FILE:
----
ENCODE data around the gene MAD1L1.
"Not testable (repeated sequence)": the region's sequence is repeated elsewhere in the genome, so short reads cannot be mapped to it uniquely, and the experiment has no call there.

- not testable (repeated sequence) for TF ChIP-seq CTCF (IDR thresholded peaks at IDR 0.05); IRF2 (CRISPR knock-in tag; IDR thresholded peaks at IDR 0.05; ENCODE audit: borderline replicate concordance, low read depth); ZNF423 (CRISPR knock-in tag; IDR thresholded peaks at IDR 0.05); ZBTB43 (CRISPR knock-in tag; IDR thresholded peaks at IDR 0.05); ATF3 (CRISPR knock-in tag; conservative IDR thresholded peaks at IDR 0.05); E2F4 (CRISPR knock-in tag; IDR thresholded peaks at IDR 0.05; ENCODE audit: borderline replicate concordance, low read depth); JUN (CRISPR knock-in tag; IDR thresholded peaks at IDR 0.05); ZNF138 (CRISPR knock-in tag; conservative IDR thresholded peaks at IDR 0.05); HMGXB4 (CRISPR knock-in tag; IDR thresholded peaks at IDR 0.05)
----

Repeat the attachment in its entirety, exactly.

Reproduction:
ENCODE data around the gene MAD1L1.
"Not testable (repeated sequence)": the region's sequence is repeated elsewhere in the genome, so short reads cannot be mapped to it uniquely, and the experiment has no call there.

- not testable (repeated sequence) for TF ChIP-seq CTCF (IDR thresholded peaks at IDR 0.05); IRF2 (CRISPR knock-in tag; IDR thresholded peaks at IDR 0.05; ENCODE audit: borderline replicate concordance, low read depth); ZNF423 (CRISPR knock-in tag; IDR thresholded peaks at IDR 0.05); ZBTB43 (CRISPR knock-in tag; IDR thresholded peaks at IDR 0.05); ATF3 (CRISPR knock-in tag; conservative IDR thresholded peaks at IDR 0.05); E2F4 (CRISPR knock-in tag; IDR thresholded peaks at IDR 0.05; ENCODE audit: borderline replicate concordance, low read depth); JUN (CRISPR knock-in tag; IDR thresholded peaks at IDR 0.05); ZNF138 (CRISPR knock-in tag; conservative IDR thresholded peaks at IDR 0.05); HMGXB4 (CRISPR knock-in tag; IDR thresholded peaks at IDR 0.05)